> Brahms - Schubert: The Budapest String Quartet [JW]: Classical CD Reviews- Oct 2002 MusicWeb(UK)






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Johannes BRAHMS (1833-1897)
Piano Quintet Op 34
Franz SCHUBERT (1797-1828)

Quintet for Violin, Viola, Violoncello, Contrabass and Piano The Trout
The Budapest Quartet
Georges Moleux, bass
George Szell, piano [who speaks about acoustical recording and his early studies 3’51]
Recorded at the Coolidge Auditorium of The Library of Congress October 11 1945 (Brahms) and May 16 1946 (Schubert)
BRIDGE 9062 [77’41]


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Archive recordings made in the Coolidge Auditorium of The Library of Congress have been appearing with commendable regularity over the last few years. Many feature the resident quartet, the Budapest, and this coupling gives us in addition the impressive piano collaboration of none other than George Szell, here returning to the days of his prodigy youth.

Founded in 1918 by the time of these recitals at the Library of Congress, which began in 1940, the Budapest had altered out of all recognition. The three Hungarians and one Dutchman, Hauser, Indig, Ipolyi and Son had, following defection, resignation, retirement and general hounding resulted in the all Russian formation of Josef Roismann (still with the double n) and Alexander Schneider, violins, Boris Kroyt, viola, and Mischa Schneider, cello – though it must be pointed out that in this recital Alexander – Sasha – Scheider was on sabbatical, having joined the Albeneri Trio and founded his own chamber groups. In his place came Edgar Ortenberg, like leader Roismann, Milstein, Oistrakh and many others a pupil of Stolyarsky. He was to forge a small but select solo discographic career for himself – the peak of which was his fine recording, with Lukas Foss, of Hindemith’s Third Sonata of 1935 on the small Hargail label.

The sound on these performances varies from excellent to patchy, though very much more of the former and the Brahms, fortunately, is notably better recorded than the Schubert. The success of the works varies as well. The Brahms is in fact an auspiciously fine performance, without mannerism and, better still, little dichotomous inclinations from either quartet or pianist. The Quartet’s charactertically lean sonority is put to splendid use. The opening movement flows with pliancy and conviction; phrasing is elegantly if perhaps a little coolly expressive; no obstacles, rhythmic or thematic, obstruct the longer line. Roismann and Ortenberg are especially chaste in the Andante, striking a notable balance between movement and reflection, whilst the stomping and rhythmically galvanised Scherzo is conveyed with the maximum of surging energy and the minimum of instrumental problems. They catch the winding rather austere introduction to the Finale with genuine understanding and subsequent incidents – crisp accents, charm and real humour (the Budapest are generally much more witty live than in the studio) reinforce their comprehensive control of the work. Szell is a most sympathetic and astute collaborator – he was to record Mozart with them commercially – and the performance as a whole most impressive.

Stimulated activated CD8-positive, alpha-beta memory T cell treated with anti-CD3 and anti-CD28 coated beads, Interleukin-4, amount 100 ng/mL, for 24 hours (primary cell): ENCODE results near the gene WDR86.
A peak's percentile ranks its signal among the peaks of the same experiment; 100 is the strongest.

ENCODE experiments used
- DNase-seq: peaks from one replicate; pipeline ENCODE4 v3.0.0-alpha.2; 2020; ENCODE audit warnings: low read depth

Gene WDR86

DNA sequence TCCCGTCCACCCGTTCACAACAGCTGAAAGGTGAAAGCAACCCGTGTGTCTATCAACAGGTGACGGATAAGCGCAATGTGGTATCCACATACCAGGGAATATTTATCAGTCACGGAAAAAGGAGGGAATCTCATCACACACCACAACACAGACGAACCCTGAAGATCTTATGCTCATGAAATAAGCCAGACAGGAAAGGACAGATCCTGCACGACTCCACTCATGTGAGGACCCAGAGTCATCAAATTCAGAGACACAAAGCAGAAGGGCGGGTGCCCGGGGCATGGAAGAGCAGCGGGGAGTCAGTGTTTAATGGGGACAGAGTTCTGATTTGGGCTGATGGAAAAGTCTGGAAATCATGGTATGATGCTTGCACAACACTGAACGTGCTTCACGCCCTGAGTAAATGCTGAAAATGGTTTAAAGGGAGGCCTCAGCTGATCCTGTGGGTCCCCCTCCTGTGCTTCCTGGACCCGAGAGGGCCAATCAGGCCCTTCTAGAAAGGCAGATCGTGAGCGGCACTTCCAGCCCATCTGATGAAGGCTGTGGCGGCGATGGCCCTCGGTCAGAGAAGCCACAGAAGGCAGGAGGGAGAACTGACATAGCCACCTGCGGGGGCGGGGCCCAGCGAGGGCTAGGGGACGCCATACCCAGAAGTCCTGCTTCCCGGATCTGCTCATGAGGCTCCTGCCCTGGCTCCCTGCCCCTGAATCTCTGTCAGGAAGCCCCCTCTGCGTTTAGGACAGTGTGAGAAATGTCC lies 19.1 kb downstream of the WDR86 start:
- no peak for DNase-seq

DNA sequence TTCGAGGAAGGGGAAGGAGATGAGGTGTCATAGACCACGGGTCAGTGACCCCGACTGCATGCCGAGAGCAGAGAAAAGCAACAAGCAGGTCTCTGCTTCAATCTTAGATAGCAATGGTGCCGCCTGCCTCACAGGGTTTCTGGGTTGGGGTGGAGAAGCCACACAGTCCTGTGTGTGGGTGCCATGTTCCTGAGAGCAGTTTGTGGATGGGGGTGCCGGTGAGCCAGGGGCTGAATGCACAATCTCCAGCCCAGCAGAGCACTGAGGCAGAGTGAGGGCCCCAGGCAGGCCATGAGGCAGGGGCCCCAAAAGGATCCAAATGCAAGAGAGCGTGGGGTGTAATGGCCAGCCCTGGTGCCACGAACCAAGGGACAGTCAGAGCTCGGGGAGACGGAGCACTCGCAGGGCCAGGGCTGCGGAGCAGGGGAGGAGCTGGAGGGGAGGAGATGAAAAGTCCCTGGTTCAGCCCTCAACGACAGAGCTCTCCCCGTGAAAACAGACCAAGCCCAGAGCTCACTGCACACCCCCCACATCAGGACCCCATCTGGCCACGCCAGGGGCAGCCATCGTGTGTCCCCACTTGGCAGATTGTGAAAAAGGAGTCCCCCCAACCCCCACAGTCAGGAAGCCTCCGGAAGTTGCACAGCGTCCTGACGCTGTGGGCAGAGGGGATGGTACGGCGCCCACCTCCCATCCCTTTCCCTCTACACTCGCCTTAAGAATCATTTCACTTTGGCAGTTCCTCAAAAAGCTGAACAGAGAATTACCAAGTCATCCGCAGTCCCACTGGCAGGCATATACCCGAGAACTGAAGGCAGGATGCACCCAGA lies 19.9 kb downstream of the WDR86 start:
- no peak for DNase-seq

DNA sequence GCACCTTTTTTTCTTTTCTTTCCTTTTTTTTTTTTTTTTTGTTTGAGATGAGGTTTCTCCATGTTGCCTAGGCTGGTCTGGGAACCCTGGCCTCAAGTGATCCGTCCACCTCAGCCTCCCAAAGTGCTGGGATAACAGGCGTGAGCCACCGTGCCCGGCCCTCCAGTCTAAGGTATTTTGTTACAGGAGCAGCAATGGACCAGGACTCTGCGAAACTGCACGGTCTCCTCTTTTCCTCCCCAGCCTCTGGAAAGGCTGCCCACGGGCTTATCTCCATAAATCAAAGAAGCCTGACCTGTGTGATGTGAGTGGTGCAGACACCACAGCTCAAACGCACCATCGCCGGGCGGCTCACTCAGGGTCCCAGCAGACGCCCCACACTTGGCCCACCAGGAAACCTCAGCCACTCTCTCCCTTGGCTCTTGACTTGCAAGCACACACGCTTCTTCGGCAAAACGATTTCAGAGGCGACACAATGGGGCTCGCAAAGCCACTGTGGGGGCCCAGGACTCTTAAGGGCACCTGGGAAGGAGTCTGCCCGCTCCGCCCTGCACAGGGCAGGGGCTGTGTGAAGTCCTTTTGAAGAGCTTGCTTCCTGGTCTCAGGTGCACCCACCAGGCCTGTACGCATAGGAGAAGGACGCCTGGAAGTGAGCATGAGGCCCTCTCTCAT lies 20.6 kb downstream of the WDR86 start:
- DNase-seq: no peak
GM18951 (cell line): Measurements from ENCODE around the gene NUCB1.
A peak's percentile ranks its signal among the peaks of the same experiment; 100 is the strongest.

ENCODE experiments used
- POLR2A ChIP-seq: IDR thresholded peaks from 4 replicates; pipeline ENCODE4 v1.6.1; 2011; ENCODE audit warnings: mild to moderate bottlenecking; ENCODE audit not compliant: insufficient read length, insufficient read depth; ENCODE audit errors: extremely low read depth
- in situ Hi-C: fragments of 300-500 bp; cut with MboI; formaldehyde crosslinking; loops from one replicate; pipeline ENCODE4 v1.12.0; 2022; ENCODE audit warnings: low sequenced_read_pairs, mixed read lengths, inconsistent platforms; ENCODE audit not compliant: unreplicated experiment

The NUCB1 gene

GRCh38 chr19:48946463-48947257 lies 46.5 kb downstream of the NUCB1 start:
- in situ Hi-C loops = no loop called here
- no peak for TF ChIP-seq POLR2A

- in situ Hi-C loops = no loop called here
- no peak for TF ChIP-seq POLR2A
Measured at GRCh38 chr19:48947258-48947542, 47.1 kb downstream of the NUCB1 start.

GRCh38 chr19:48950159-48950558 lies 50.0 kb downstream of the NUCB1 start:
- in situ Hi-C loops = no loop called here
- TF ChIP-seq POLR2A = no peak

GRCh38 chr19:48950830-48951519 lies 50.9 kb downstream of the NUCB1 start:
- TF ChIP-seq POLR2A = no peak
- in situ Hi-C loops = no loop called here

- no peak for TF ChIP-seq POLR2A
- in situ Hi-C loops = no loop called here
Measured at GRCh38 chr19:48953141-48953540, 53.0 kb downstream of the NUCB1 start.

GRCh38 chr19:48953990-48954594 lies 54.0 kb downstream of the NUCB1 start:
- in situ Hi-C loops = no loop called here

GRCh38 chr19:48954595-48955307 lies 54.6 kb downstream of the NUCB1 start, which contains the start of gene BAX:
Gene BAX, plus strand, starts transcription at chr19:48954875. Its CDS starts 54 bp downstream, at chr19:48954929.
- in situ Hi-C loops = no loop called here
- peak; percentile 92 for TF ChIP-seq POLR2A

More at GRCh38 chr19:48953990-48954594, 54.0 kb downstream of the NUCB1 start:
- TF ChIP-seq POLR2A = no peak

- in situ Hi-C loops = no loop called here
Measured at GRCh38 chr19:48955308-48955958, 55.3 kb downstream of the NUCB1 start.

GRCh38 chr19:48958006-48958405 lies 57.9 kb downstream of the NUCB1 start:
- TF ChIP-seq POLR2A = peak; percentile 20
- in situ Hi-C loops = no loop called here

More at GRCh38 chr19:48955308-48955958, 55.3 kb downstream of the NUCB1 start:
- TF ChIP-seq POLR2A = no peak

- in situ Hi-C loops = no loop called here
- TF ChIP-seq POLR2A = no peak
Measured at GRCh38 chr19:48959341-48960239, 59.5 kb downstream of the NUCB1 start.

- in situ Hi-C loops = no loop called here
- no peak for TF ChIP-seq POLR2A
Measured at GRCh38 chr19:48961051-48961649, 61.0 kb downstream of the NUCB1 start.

Shock, horror – track five is three minutes and fifty-one seconds of George Szell’s humour. In distinctive American inflected vowels this Central European tyrant chats about the ubiquity of the bass tuba in acoustic orchestral recordings, Max Reger’s huge teaching classes and that pedagogue’s tendency to tell dirty jokes in public. He also reminds us that he was a child piano prodigy and studied composition with Foerster. Doubtless not reflections he passed on to the members of the Cleveland Orchestra over a soothing cup of tea.

The Schubert is alas a disappointment after the Brahms. Roismann, Kroyt and Mischa Schneider collaborate with Szell and bass player Georges Moleux. The sound is not awful but there is a recessive quality to it and there are some little audible ruptures in the acetates – though continuity is maintained and those ears accustomed to live performances of this kind will be quite used to such things. Harris Goldsmith, an excellent annotator who fuses erudition with judgement, is more than a little circumspect when he refers to this performance that he rightly characterises as one that "expunges….the gemütlichkeit…" from the music as well as some superficially unattractive slowings down in the Andante – they sound like the huge rallentandos that routinely ended a 78 side. In fact the performance isn’t really thought-through. Too many peculiarities attend to the fabric of the playing, the Theme and Variations is rather badly disfigured by scrabble and scratch, and it also emerges as rather lumpenly phrased. Not uninstructive to listen to but best to stick to the Brahms.

A variably successful recital but most refreshing to hear Szell’s idiomatic and subtle Brahmsian collaboration and recommended for that reason – and the Regerian quips of course, as well.

Jonathan Woolf


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